U.S. stock indexes veered lower in afternoon trading Tuesday as investors weighed conflicting reports on how the U.S. economy is doing and remarks by the head of the Federal Reserve.

Health care companies and banks took some of the heaviest losses, outweighing gains in technology stocks.

The indexes slipped shortly following the opening bell after the government reported that the number of homes being built last month plunged to the lowest level in more than two years, the latest sign that the housing market is cooling. Homebuilders were trading broadly lower following the report.

That downbeat housing report was countered by a subsequent survey from The Conference Board that shows consumers were far more confident last month than economists had expected, reversing three months of declines.

Traders also had their eye on Fed Chairman Jerome Powell, who told the Senate Banking Committee that the central bank is taking its time to decide when to change interest rates this year.

“When I say that we are going to be patient what that really means is that we are in no rush to make a judgment about changes in policy,” Powell told the panel. “We are going to be patient. We are going to allow the situation to evolve … and allow the data to come in. And I think we are in a very good place to do that.”

It was Powell’s first appearance before Congress since the Fed signaled in December that it would hold off on raising interest rates. Powell said he expects solid, but slower growth in 2019 and warned of growing risks, including a global slowdown, volatile financial markets and uncertainty about U.S. trade policy.

Corporate earnings continued rolling out. Home improvement retailer Home Depot felt the brunt of a weakening housing market and fell after weak results in the fourth quarter. Auto parts retailer Autozone rose after reporting earnings that beat analysts’ forecasts.

Lawmakers are scrutinizing drugmakers over high prescription drug prices, in a sign that Congress and the White House could move to curb costs. CEOs for AstraZeneca, AbbVie, Bristol-Myers Squibb, and Johnson & Johnson are scheduled to testify, among others.

KEEPING SCORE: The Dow Jones Industrial Average fell 12 points, or 0.1 percent, to 26,079 as of 1:54 p.m. ET. The benchmark S&P 500, which has finished higher the past four weeks in a row, dropped 1 point, while the Nasdaq slid 8 points. The Russell 2000 index of smaller companies gave up 9 points.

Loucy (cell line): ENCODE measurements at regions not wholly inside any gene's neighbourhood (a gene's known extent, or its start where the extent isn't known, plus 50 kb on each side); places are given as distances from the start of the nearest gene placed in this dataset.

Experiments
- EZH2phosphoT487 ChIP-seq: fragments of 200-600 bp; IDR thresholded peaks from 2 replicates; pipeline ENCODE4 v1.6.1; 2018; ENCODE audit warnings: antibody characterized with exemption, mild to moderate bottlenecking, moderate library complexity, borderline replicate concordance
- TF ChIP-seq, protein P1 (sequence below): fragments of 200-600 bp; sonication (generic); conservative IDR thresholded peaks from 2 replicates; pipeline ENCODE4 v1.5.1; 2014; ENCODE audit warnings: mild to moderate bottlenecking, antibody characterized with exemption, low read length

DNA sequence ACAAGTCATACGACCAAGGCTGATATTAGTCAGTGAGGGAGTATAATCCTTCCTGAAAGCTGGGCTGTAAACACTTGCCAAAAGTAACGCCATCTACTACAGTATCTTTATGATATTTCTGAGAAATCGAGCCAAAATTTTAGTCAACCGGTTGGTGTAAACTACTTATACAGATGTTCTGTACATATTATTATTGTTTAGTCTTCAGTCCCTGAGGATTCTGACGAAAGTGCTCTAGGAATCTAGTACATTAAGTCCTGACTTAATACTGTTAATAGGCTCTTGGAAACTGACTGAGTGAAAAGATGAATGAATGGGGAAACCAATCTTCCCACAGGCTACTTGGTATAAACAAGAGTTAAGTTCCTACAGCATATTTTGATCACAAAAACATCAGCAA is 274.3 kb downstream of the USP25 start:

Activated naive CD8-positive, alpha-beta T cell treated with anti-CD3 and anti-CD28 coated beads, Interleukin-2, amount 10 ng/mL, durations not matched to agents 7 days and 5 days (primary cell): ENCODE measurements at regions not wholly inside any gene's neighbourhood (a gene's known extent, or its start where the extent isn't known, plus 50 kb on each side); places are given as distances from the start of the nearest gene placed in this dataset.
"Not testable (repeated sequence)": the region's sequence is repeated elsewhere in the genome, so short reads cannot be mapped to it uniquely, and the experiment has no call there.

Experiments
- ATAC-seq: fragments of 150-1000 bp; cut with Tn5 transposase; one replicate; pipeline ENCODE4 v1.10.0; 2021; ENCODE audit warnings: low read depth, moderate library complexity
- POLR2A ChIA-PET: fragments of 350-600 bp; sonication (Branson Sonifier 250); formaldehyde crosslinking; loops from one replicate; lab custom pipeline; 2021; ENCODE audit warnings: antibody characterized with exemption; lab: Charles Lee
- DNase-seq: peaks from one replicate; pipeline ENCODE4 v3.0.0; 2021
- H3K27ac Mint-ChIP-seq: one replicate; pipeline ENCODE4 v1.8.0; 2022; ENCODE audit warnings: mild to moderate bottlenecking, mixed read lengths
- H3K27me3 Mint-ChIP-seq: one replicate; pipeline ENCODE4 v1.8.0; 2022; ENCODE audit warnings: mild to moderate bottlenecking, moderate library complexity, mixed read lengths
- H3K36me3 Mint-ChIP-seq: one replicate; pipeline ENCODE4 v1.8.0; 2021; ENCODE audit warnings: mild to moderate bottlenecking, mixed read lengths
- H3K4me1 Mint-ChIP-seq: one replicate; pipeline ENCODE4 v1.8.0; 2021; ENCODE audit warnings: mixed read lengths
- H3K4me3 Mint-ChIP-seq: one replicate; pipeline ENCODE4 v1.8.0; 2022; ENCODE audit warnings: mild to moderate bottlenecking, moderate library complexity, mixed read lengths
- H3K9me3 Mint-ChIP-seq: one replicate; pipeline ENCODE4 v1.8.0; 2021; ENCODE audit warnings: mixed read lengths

THE FED SPEAKS: In delivering the Fed’s semiannual monetary policy report to Congress, Powell says the Fed will be “patient” in determining when to boost its benchmark policy rate in light of the various “crosscurrents and conflicting signals.” He says the Fed’s rate decisions will be “data dependent” as the economic outlook evolves.

The Fed in December indicated it could raise rates two times this year, after four increases in 2018. Many private economists believe the Fed will keep rates unchanged until late this year and may not raise them at all.

Powell is due to testify before the House Financial Services Committee on Wednesday.

HOME IMPROVEMENT RUT: A weak housing market helped slam the brakes on growth for home improvement retailer Home Depot. The stock fell 2.1 percent after a key sales measure fell short of Wall Street’s forecasts. The company also expects weak sales this year.

The housing market initially cooled last year as average 30-year mortgage rates climbed to nearly 5 percent. Home prices have consistently risen faster than wages and the inventory of homes listed for $250,000 or less is tight, suggesting a sluggish market going forward.

Homebuilders also traded lower Tuesday, with LGI Homes dropping 3.7 percent, one of the biggest decliners.

MANAGEMENT MAKEOVER: Macy’s will trim its management structure in a move that could save it $100 million as it gears up for fiercer competition in the retail sector. The company also surged past Wall Street’s profit forecast for the quarter. The stock rose 1.3 percent.

The department store operator warned investors about a weak fourth quarter earlier this year because of soft holiday sales. Its competitors also faced a tough holiday sales season. The Commerce Department reported overall retail sales in December marked the biggest drop since September 2009.

PRICEY EATS: J.M. Smucker gained 4.7 percent after the food maker reported higher demand for premium products during its most recent quarter. Its results beat Wall Street’s forecasts.

IN GEAR: AutoZone climbed 5.5 percent after the auto parts retailer’s sales and profit rose in its most recent quarter, surpassing Wall Street forecasts.

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